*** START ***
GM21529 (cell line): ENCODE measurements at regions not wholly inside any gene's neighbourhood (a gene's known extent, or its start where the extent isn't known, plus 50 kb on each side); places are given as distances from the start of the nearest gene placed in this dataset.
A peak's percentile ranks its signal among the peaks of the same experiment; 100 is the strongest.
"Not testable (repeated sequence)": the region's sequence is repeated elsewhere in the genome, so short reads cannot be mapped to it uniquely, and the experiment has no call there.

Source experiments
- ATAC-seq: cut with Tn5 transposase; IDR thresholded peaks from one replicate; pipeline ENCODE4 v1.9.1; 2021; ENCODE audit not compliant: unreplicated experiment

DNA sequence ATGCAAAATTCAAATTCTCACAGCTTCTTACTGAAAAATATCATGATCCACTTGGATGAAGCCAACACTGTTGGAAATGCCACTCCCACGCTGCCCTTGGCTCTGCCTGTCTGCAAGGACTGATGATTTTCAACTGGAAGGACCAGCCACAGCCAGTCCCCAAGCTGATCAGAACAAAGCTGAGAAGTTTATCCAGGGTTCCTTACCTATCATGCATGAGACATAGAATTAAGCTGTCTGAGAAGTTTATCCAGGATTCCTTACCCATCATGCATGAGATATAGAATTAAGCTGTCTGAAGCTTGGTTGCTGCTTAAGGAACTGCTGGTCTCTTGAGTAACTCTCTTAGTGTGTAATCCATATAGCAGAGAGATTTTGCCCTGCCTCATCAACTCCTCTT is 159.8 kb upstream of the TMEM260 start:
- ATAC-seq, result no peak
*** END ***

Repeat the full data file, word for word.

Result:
GM21529 (cell line): ENCODE measurements at regions not wholly inside any gene's neighbourhood (a gene's known extent, or its start where the extent isn't known, plus 50 kb on each side); places are given as distances from the start of the nearest gene placed in this dataset.
A peak's percentile ranks its signal among the peaks of the same experiment; 100 is the strongest.
"Not testable (repeated sequence)": the region's sequence is repeated elsewhere in the genome, so short reads cannot be mapped to it uniquely, and the experiment has no call there.

Source experiments
- ATAC-seq: cut with Tn5 transposase; IDR thresholded peaks from one replicate; pipeline ENCODE4 v1.9.1; 2021; ENCODE audit not compliant: unreplicated experiment

DNA sequence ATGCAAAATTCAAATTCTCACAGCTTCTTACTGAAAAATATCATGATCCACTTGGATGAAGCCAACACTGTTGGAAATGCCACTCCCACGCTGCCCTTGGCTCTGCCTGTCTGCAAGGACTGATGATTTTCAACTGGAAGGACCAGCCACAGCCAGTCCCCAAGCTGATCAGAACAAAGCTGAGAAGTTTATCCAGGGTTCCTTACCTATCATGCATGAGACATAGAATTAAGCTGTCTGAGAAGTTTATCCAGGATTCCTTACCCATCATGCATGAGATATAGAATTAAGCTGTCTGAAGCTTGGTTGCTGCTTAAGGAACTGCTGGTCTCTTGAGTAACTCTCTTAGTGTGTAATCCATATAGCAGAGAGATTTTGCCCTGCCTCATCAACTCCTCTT is 159.8 kb upstream of the TMEM260 start:
- ATAC-seq, result no peak